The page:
“Sometimes I wish I were a dog, because in Europe, dogs have a better life than foreigners like us” (AWTWNS 9 June 2014)

This AWTWNS news packet for the week of 9 June 2014 contains one article. It may be reproduced or used in any way, in whole or in part, as long as it is credited.

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“Sometimes I wish I were a dog, because in Europe, dogs have a better life than foreigners like us”

9 June 2014. A World to Win News Service. On the eve of the elections for the European Parliament, the French government sent the CRS riot police and bulldozers to tear down an improvised complex of immigrant camps outside the northern city of Calais and scattered its inhabitants. Many hundreds of people, mostly refugees from countries racked by wars spurred on by the U.S. and Europe, had gathered to help each other stay alive as they waited for the chance to hop on a lorry and make it across the English channel in search of work.

The government’s official pretext for the attack was that the immigrants posed a public health hazard. Some allegedly suffered from scabies, a skin disease easily prevented by clean water and sanitation facilities – which the government itself had deprived them of when it razed the Red Cross refugee centre there several years ago.

The police brutalized local people and others who came to the migrant’s aid. A few days later, after the plurality won by the anti-immigrant FN in the French EU parliament elections, “We are all children of immigrants” was the main slogan of street protests by secondary school students in half a dozen French cities. Later several hundred people travelled to Calais in a show of support for the refugees.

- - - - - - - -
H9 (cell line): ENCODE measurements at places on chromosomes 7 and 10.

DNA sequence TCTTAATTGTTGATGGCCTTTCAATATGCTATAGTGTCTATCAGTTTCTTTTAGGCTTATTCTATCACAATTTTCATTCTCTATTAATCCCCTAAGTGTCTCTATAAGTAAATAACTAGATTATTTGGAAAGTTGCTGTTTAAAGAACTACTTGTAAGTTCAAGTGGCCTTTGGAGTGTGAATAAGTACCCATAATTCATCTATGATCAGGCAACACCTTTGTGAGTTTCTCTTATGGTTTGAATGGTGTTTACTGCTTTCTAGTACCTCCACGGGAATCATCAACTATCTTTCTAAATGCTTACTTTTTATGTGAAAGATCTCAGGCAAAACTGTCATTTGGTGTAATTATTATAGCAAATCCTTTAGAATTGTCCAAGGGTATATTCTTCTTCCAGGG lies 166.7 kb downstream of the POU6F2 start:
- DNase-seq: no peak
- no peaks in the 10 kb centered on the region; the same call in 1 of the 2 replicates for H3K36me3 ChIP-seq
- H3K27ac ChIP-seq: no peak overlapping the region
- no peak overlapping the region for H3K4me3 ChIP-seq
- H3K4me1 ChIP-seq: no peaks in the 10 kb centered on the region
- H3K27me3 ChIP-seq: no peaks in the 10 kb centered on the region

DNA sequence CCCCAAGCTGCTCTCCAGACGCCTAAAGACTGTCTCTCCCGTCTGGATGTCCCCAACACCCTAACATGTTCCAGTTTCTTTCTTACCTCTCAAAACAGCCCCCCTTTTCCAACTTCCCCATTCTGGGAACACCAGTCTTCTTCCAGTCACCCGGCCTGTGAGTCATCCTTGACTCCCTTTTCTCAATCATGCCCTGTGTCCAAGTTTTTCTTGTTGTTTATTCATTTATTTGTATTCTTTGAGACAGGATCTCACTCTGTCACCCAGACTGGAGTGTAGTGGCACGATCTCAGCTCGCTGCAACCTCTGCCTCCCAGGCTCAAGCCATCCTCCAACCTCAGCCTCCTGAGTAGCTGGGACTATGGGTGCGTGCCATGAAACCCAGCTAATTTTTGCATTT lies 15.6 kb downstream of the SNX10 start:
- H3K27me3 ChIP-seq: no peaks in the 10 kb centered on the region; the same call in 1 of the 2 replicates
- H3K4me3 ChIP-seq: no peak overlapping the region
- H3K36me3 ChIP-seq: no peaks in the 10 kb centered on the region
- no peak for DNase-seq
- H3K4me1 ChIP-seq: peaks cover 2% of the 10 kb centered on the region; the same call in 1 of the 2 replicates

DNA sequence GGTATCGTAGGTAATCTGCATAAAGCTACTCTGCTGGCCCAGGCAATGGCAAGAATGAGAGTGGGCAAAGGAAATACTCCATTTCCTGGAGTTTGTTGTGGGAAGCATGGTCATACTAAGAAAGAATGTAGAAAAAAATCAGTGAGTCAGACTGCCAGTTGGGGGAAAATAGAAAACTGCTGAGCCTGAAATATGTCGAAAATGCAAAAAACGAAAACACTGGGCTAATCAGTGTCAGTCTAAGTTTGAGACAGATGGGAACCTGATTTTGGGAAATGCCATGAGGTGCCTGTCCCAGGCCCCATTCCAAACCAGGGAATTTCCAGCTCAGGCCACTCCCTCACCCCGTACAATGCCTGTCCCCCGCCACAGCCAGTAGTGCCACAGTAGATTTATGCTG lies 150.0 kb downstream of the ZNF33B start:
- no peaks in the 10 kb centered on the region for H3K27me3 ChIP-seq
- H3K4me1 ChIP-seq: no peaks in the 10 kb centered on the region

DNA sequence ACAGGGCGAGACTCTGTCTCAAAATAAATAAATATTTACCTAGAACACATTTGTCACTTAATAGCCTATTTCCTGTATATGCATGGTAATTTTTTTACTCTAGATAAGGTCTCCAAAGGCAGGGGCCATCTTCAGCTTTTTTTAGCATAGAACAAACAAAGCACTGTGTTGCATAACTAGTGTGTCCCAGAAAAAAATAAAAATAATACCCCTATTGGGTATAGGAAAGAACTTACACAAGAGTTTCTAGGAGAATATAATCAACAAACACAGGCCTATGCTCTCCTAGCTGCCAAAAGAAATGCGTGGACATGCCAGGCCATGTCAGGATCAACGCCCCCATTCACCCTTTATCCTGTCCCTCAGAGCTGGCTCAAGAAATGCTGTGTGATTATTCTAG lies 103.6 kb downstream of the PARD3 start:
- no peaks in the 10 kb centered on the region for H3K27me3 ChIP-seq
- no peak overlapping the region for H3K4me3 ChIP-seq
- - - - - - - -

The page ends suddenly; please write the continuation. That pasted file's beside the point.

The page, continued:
A previous gathering place for migrants was Villemin Square in Paris, where Afghan migrants took shelter in 2009, before they were scattered by police, and some of them, with no other place to go, moved on to Calais. The French photographer Mathieu Pernot spent time with them then.

His photos show young men wrapped up in sleeping bags or sheets of plastic, their heads covered to shield their eyes from the early morning light: “Invisible, silent and anonymous, reduced to their simple forms, they sleep and hide themselves from the public gaze, withdrawing from a world which no longer wants to see them. Both present and absent, they remind us of the bodies found on a battlefields of a war we no longer see.”

Pernot’s work is marked by a determination to connect with his subjects over time so as to create an interplay between how they look, his artistic depiction of their exclusion and oppression, and their own interiority and outlook. In 2012, an Afghan migrant called Jawad filled up some notebooks Pernot had given him with this account of how he ended up in Paris. In today’s world few countries have produced more refugees and migrants than Afghanistan, from the days of the Soviet occupation to the hell its people now endure in the wake of the U.S.-led invasion and occupation.

My Journey

My name is Jawad. I’m from Afghanistan and I’m 26 years old. I was born in 1986 in a working class district of Kabul. In 1989, my father, Moudjahidin, received threats from the Afghan government and we had to leave Kabul for Iran. I couldn’t go to school, as my parents didn’t have residence permits. They used someone else’s identity papers to get me into evening classes with some older people. Thanks to that, I know how to read and write. Once I’d finished these classes, I wanted to enrol in an Islamic university, but once again I wasn’t allowed to because of my Afghan nationality, even though it’s possible for people from anywhere else in the world to enrol. The Iranian government is very unfair; it doesn’t want Afghan refugees in the country and so we didn’t receive any help from anyone. I’d been living in Iran for seventeen years when I was arrested by the police and sent back to Afghanistan. It was then that I took the decision to leave for Europe. I and some other Afghans asked a people smuggler to get us into Turkey.